From the sinking of the Titanic in 1912 to the wedging in the Suez Canal of the Evergreen tanker earlier this year, ships in distress often gain the world’s attention. “Shipwrecks are endlessly fascinating,” said author Don Wilding, “and on Cape Cod, they are endless, period.”
Mr. Wilding, who has a home in Dennis and has been speaking on Cape history for over 20 years, has recently completed his third book on Cape history: “Shipwrecks of Cape Cod: Stories of Tragedy and Triumph.” His previous titles are “Henry Beston’s Cape Cod: How the Outermost House Inspired a National Seashore,” and “A Brief History of Eastham.”
Both previous books “had their share of shipwreck stories in them,” according to Mr. Wilding, “and so that just naturally branched out into this book.”
In addition to his three books, Mr. Wilding is the longtime author of the history column “Shore Lore,” which appeared in the Cape Codder newspaper.
While there are endless stories about shipwrecks, Mr. Wilding said he tried to find the human element in the 43 stories he chose for the book. “There are records and accounts, but not always details, so I tried to look for stories that had a human connection.”
“There’s an old saying that if you could raise every one of those shipwrecks, you could walk from P-Town to Chatham without getting your feet wet.”
The book starts with the wreck of the Sparrow-Hawk in 1626, en route to Jamestown, Virginia, generally classified as the “first wreck on Cape Cod shores.” The boat stranded twice off Nauset Beach before being abandoned by its passengers and crew, all of whom were rescued.
The final story in the book is that of the Eldia, a 471-foot freighter which beached off Nauset in 1984. The ship was stuck on the beach for seven weeks before it was finally dislodged from the sand. Local merchants created T-shirts and mugs commemorating the event and the town made over $80,000 by charging visitors $2 a day to park at Nauset Beach.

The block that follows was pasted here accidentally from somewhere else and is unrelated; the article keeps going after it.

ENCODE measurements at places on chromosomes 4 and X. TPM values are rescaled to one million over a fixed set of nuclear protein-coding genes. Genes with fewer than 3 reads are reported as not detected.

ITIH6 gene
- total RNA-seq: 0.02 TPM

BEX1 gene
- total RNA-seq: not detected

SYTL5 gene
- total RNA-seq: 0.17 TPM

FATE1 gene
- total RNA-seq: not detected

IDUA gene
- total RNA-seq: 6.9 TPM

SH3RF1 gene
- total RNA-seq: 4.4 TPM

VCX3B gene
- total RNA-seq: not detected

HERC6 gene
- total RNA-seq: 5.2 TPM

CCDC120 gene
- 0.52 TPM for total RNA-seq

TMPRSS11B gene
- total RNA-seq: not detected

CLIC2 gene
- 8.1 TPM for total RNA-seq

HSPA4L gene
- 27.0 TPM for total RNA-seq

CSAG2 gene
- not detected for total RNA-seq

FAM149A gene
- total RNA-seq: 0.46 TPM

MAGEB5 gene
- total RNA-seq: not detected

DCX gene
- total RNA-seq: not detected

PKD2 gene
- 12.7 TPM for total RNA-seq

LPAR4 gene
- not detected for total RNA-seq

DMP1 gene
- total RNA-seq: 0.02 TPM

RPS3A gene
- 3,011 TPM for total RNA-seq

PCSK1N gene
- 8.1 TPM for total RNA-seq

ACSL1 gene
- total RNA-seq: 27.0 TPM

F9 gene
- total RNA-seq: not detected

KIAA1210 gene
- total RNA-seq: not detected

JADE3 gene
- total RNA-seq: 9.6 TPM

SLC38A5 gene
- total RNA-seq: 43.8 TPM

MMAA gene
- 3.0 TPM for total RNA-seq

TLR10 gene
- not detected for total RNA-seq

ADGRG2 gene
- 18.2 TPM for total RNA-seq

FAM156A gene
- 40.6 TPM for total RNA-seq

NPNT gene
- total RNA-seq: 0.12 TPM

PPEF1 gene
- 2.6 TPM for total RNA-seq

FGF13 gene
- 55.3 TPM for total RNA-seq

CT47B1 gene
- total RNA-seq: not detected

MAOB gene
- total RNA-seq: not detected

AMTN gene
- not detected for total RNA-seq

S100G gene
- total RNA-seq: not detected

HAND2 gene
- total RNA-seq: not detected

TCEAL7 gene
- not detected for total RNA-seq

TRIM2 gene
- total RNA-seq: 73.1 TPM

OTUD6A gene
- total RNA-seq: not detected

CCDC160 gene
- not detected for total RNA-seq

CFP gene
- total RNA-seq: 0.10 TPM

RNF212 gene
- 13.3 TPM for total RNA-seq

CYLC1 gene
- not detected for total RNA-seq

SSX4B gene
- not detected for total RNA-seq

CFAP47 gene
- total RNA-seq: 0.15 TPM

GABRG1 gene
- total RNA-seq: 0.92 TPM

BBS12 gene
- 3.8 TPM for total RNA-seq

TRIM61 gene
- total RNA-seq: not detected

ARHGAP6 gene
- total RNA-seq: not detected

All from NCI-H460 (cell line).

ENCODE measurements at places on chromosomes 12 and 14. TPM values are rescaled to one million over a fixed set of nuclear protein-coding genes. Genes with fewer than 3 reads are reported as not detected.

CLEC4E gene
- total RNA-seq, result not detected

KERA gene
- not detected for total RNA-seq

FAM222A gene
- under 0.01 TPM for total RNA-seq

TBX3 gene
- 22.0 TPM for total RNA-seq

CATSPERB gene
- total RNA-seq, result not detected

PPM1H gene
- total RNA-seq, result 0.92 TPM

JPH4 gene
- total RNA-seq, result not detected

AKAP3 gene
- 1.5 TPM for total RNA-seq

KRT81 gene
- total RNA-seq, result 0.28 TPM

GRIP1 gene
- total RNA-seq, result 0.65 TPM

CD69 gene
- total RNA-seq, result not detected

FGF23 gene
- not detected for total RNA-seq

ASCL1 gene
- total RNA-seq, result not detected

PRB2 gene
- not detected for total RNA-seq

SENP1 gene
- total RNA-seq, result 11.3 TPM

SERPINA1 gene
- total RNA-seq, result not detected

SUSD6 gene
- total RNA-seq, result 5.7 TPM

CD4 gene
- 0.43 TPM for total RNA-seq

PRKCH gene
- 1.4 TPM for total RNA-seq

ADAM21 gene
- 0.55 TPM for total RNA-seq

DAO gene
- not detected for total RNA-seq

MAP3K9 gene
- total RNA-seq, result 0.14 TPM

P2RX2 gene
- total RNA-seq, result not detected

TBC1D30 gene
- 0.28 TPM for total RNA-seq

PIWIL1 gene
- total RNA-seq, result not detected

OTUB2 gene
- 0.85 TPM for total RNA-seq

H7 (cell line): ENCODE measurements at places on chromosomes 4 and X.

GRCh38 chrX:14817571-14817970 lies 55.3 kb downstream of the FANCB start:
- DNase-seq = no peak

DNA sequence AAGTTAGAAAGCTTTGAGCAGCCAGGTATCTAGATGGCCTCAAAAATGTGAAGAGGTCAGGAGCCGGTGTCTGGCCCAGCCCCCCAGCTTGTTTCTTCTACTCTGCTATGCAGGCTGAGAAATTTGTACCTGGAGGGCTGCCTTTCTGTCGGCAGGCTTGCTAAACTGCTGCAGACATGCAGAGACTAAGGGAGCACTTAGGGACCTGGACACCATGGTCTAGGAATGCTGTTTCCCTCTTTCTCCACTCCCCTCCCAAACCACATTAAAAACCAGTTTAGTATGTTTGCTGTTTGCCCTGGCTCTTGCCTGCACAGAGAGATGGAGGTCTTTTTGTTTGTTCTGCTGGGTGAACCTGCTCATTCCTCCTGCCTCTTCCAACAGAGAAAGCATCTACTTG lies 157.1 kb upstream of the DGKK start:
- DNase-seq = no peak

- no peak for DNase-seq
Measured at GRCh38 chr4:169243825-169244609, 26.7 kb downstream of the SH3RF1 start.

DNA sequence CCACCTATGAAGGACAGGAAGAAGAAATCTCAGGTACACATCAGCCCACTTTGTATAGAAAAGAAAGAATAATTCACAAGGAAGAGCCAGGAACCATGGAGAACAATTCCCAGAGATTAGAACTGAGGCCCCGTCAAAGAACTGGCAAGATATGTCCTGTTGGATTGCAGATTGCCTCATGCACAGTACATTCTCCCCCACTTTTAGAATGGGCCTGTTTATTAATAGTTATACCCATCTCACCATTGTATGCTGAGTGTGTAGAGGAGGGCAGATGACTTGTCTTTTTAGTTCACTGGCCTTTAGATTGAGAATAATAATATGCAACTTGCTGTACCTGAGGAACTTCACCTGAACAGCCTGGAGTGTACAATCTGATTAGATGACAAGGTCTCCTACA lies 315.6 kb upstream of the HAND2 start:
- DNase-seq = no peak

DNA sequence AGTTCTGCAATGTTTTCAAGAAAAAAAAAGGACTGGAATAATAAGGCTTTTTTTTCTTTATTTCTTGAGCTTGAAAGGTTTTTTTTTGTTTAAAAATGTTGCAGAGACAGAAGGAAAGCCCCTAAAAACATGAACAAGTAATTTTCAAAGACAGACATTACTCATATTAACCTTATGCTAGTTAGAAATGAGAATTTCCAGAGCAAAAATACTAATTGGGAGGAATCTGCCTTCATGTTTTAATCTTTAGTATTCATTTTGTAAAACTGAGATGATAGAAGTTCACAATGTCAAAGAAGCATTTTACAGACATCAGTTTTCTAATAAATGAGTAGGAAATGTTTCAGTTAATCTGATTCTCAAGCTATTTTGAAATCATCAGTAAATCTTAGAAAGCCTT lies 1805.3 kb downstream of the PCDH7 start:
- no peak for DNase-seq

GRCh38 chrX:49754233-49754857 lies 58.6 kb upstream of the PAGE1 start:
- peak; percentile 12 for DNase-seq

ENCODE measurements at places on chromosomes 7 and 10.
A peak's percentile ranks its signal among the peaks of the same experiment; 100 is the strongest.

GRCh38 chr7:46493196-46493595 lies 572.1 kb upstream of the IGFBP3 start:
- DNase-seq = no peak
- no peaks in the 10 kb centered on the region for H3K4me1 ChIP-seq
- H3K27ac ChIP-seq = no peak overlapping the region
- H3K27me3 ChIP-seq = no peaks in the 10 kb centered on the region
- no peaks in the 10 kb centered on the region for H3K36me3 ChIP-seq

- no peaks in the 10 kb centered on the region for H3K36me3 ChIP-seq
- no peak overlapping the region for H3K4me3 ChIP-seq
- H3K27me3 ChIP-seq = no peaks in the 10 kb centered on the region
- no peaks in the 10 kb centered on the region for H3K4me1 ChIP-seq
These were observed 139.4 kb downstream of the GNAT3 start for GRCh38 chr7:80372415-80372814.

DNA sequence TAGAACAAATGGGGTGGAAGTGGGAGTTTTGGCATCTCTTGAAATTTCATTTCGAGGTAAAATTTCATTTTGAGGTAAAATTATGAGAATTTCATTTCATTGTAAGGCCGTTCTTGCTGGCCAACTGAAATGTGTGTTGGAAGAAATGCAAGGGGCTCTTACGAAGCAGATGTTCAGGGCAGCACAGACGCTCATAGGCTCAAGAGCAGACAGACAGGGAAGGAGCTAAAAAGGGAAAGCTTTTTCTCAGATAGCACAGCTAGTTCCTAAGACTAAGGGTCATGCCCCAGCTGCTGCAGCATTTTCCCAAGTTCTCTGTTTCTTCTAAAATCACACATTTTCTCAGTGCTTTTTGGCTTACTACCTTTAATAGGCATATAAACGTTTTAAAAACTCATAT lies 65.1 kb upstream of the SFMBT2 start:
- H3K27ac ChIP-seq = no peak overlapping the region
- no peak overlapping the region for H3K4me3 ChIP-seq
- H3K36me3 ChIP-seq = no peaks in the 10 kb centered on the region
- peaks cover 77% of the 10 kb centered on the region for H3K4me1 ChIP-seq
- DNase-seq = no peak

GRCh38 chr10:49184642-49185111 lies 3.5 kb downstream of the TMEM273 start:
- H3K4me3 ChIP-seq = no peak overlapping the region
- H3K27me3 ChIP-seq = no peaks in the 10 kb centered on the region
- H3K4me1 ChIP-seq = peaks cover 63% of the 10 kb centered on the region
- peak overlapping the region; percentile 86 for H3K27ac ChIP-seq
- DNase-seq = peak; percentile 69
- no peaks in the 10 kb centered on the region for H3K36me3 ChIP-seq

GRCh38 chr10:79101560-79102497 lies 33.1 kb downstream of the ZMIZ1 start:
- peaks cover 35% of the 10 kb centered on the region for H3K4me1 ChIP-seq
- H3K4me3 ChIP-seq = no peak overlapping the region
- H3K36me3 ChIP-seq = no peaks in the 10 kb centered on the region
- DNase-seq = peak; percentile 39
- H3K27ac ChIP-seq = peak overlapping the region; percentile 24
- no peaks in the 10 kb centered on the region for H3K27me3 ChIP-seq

Reasoning that their stories have already been extensively told, Mr. Wilding has left out some of the more famous wrecks, including the Pendleton and the pirate ship Whydah.
Mr. Wilding documents shipwrecks that happened two and three at a time in unexpected storms, such as the Truro Gale of 1841 that wrecked 190 vessels off the New England coast, with 57 men lost from the Town of Truro alone. In one storm a pig was the sole survivor of the shipwreck, having swum ashore in Truro from a wreck that was swept across the bay and destroyed on the rocks in Scituate. Another account is the attempted rescue of men from the submarine S-4 off Provincetown after it was struck by a ship. Sadly, although most of the men survived the initial collision, they succumbed to carbon dioxide poisoning before the sub could be salvaged from underwater.
Even in a more modern age, ships got in trouble. In 1962 the Gloucester fishing vessel Margaret Rose lost its electrical navigation gear in a 60-mph gale and had to be rescued off Provincetown using a breeches buoy, a zip line-like device that would be attached to the foundering ship in order to hoist and remove crew one by one.
Often shipwrecked crew would climb into the ship’s rigging on the “hope and a prayer that someone would come along and get them,” said Mr. Wilding. Sometimes ships would break up, sinking both men and rigging. Other times worse fates occurred, such as in the wreck of the Castagna, which struck a sandbar off Wellfleet in February 1914. When rescue boats arrived early the next morning they found several crew members frozen among the ship’s rigging.